On May 17th HOPE Collaborative tabled at the WOMS 3rd Annual Health & Career Fair. We were joined by City Slicker Farms , Mandela Marketplace , Oakland Unified School District Nutrition Services , Planting Justice , Pro Arts Gallery , Youth Radio , and a number of other community-based orgs. The goal of the fair was to energize WOMS students around health, highlight local health concerns and point youth towards possible opportunities for community engagement. This year, LifeLong WOMS reached out to community members to come and share their careers an d occupations with the students. The hope is to expand their perspectives for their future dreams and aspirations.

Justin DeVera of Lifelong WOMS worked with us to make the materials as interactive as possible. We showcased the popular "design your healthy corner store" activity. It was incredible watching the students - young people under the age of fourteen - think deeply about where to place typical corner store items (like food, tobacco, water, produce, and wine) inside a store. One student said, "I am going to put teddy bears in the middle of my store. Kids see too many violent toys like water guns."

Justin de Vera shared with us: " I am confident that all of our students will walk away from this event with something to remember for the rest of their lives. You should all feel very proud knowing that your impact on the youth today will certainly help pave the way for a bright future for themselves and ultimately the community overall. It was very inspiring for me to be in the presence of people who are wholly committed to the betterment of the youth. The West Oakland Middle School community cannot thank you enough for your time and all of your efforts. "

We are grateful to WOMS for the opportunity to get involved, and to meet so many of their inspiring students!
The Sons and Daughters of Life's Longing for Itself (Kahlil Gibran) - YAB Grads!
Prince once proclaimed, "Dearly beloved, we are gathered here today to get through this thing called life." Every year, a group of amazing young people join HOPE's Youth Action Board and impart their vitality and commitment to the work of the collaborative. They participate in activities and meetings, lead energetic events, and keep up a regular grind to make the flatlands of Oakland just a little more restored. They are the living embodiment of HOPE's commitment to community leadership and ownership.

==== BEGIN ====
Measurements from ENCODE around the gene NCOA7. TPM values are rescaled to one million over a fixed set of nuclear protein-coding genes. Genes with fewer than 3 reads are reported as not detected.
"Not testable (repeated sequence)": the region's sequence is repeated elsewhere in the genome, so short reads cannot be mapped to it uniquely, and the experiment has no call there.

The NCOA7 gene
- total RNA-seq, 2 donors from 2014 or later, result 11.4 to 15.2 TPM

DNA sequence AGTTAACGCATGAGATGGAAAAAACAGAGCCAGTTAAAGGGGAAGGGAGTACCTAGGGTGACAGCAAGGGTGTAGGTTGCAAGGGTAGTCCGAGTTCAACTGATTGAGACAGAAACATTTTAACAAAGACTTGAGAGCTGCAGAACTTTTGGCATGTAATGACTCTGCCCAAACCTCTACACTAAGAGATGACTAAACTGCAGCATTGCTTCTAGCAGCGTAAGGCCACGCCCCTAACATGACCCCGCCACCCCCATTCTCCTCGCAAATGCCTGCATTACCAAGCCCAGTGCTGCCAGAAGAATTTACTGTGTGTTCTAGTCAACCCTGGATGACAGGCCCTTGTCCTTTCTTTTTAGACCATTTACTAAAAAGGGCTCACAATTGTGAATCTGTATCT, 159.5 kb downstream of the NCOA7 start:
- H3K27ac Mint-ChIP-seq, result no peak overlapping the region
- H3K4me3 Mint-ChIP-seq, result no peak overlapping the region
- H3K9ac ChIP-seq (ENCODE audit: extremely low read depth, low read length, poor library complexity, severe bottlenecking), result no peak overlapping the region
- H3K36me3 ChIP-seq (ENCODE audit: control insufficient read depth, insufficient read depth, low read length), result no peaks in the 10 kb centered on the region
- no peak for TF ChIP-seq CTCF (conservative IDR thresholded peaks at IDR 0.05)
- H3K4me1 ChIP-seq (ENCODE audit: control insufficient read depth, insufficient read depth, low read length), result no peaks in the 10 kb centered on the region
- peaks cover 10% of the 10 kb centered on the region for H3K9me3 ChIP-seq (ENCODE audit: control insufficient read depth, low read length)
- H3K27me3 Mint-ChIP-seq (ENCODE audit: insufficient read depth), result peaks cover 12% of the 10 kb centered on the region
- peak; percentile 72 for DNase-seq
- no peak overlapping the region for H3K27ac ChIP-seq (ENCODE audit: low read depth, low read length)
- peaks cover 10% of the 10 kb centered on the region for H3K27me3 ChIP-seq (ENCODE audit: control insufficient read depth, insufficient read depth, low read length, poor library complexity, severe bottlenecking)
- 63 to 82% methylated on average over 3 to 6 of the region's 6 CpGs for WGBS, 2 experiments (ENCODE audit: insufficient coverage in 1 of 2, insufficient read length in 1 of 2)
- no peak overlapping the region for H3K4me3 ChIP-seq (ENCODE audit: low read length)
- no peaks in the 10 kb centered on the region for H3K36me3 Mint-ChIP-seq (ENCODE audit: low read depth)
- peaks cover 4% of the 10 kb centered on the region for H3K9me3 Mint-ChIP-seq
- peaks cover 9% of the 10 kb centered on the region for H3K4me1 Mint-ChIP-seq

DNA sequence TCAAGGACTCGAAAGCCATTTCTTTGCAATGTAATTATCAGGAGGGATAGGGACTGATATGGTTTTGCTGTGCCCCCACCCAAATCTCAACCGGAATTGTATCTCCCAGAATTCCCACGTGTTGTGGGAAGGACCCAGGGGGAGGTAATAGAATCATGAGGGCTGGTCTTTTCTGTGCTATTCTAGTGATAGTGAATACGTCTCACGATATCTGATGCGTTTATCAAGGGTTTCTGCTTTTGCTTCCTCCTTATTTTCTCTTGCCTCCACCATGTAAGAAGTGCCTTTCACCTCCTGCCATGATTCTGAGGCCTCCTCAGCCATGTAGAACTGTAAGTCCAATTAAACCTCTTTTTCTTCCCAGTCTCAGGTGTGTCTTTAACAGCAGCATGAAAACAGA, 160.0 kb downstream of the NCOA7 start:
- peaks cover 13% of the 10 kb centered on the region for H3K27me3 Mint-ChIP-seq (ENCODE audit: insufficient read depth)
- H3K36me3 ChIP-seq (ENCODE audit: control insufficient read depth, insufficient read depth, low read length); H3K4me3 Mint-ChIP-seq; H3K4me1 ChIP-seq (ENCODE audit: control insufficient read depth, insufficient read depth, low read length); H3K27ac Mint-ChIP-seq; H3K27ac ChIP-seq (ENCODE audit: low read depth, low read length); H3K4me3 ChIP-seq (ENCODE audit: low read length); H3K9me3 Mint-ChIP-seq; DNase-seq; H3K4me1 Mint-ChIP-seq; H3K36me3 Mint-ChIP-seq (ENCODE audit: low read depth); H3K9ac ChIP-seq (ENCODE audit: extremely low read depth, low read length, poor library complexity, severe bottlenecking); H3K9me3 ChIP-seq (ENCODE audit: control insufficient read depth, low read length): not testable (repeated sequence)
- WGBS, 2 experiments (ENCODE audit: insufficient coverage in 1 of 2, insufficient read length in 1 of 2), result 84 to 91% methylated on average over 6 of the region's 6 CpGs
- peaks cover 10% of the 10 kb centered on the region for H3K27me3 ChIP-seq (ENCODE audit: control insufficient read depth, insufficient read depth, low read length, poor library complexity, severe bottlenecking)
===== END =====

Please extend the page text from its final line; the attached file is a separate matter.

The energy the youth bring culminates when summer brings warmer weather and an abundance of fruits and vegetables . This time of transition is also when some  of the young people ease into adulthood through attending college or entering the workforc e. We would like to congratulate Ana Avila, Sarahy Dominguez, Erica Jackson, Briana Key s, Emina Sehric, and Jamani Teer who will all be attending college in the coming school year.  They will be attending Cal State East Bay, Laney College, Berkeley City College, Academy of Arts University, Sacramento State, and Holy Names University, respectively. May luck favor you throughout your life!   

       (from left to right): YAB Grads Emina Sehric, Sarahy Dominguez,                           Erica Jackson, and Ava Avila. Not pictured: Briana Keys and Jamani Teer

Good Food for All
Engaging historically marginalized communities in policy advocacy is critical to real policy change. HOPE Collaborative builds leadership of community members and youth in Oakland to engage in policy and community change and brings our on the ground experiences and our members' priorities to inform national food policy dialogue, such as through the Good Food for All collaborative.  

We recently presented a workshop with Good Food for All partners Union of Concerned Scientists, HEAL (Health Environment Agriculture Labor) Food Alliance, and Bedford Stuyvesant Restoration Corporation at the 8th Annual Farm to Cafeteria Conference in Madison, WI. The title of the workshop was "Advancing racial equity in farm to cafeteria policy by connecting community stories to federal lawmakers, " and it provided a strong case and tools for  bringing stories from youth, communities of color and low-income communities to Congress for greater equity in food policy. After defining racial equity and providing examples from Oakland and Central Brooklyn on how to advance racial equity through policy and programs, the 80 workshop participants broke into small groups to share challenges and best practices in community engagement, collaboration with national policy organizations, and centering racial equity in their work. Participants left energized to apply new practices in their own school districts and communities. HOPE will continue to share our best practices and thinking in community-led change with local and national allies.